News Archive

Wednesday, March 27, 2013

 SPARC has released a new community resource for research funders entitled, “Implementing an Open Data Policy”. This primer addresses key issues that these organizations encounter when considering the adoption and implementation of an open data policy. The guide covers big-picture topics such as how to decide on the range of activities an open data policy should cover. It also delves into areas of very specific concern, such as options for where data can be deposited, and how privacy and other concerns can be managed.

SPARC has worked with funding organizations with increasing frequency on a number of fronts recently, as interest in open access and open data has continued to grow. The genesis of this interest is twofold. First, many funders invest in research in order to speed the pace of scientific discovery, encourage innovation, enrich education, and to enhance the public good. These funders recognize that one way to attain these goals is to make their research outputs - and their supporting data - available as quickly and as openly as possible. Second, both open access and open data offer very real practical benefits for these organizations. Many of these research...

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Wednesday, March 27, 2013

JISC’s Ben Showers sends a message from the future explaining library systems in 2020 and offers advice on improving the student experience. 

Increasingly, the distinction between services provided by libraries and the technologies of companies like Microsoft, Amazon and Google, are blurring or disappearing entirely. For users there is no distinction. The expectations of students using library services are measured against the services they receive from these corporate providers. For libraries (and the wider university or college) to meet and exceed expectations, the library needs to learn from and use the tools and techniques so effectively employed by these companies.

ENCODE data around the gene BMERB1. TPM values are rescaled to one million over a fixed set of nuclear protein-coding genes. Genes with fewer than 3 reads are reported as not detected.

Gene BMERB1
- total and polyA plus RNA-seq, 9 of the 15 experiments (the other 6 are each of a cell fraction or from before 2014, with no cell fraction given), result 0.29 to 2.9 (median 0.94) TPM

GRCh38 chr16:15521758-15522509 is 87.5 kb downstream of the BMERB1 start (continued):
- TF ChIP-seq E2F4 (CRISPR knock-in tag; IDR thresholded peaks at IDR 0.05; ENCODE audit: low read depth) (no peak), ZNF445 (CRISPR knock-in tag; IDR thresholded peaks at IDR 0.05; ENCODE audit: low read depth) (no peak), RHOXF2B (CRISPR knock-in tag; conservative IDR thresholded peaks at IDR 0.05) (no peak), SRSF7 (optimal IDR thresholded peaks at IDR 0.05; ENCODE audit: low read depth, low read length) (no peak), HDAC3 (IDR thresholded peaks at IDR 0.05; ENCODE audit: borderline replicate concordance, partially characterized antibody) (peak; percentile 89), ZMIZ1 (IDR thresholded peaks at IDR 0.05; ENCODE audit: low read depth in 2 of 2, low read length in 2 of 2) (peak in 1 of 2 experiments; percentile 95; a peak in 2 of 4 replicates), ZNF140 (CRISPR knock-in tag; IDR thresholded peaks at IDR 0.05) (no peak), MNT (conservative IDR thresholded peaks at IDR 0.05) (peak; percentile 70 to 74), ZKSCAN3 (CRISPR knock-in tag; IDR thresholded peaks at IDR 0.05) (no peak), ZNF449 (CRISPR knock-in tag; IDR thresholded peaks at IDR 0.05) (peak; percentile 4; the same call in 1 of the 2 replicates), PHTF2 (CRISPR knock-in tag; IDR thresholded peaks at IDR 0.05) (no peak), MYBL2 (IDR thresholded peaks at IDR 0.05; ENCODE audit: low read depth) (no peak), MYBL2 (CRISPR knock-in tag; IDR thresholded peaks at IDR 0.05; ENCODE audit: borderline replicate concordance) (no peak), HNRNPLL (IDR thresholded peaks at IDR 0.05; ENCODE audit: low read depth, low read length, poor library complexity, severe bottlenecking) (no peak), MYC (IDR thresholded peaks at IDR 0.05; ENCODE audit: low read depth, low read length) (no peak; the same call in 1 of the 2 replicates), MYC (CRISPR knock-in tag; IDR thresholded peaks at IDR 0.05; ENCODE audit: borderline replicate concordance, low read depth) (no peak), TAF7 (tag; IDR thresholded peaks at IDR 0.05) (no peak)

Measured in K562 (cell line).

Go to source: http://www.jisc.ac.uk/inform/inform36/LibrariesOfTheFuture.html

 

Wednesday, March 27, 2013

Exciting new trends for education sees the tech of tomorrow being used today.

Bett 2013 in London and the Consumer Electronics Show in Las Vegas, offered lots of opportunities for JISC’s future-watchers to spot the ‘next big things’ for education. JISC’s programme director Matthew Dovey and JISC RSC’s e-learning advisor Judy Bloxham found that this was also the year when some recent technologies found themselves with practical applications.

Go to source: http://www.jisc.ac.uk/inform/inform36/SpottingEmergingTechnologies.html

Wednesday, March 27, 2013

Over the past several months, the proliferation of MOOCs (Massive Open Online Courses) has been hailed as a potent defence against the rising cost and insular culture of attending a traditional college. The courses, which are generally taught by experts with affiliations to elite universities, are characterized by their unique pedagogy and unlimited enrolment. To date, no course has been accepted for transfer credit at a major on-campus institution; however some administrators and higher-education experts predict their gradual integration into university curriculum. This article examines the MOOC phenomenon, identifying aspects that academic librarians should consider in the coming years, including how these courses interact with scholarly resources and library services. Methods for integrating library services in these courses are evaluated, with recommendations for the best course of action.

Go to source:http://www.dlib.org/dlib/march13/wright/03wright.html

Wednesday, March 27, 2013

The existence of a ubiquitous and cheap worldwide communications network that increasingly makes documents easily and freely available will require a transformation of academic library collecting practice. It will be driven by a number of specific developments including: the digitization of content; the development of print repositories; the development of e-readers and print-on-demand publishing; the growth of open access; challenges to establish academic publishing organizations; and the growth of new forms of scholarship based on openness and social productivity. If academic libraries are to be successful, they will need to: deconstruct legacy print collections; move from item-by-item book selection to purchase-on-demand and subscriptions; manage the transition to open access journals; focus on curating unique items; and develop new mechanisms for funding national infrastructure.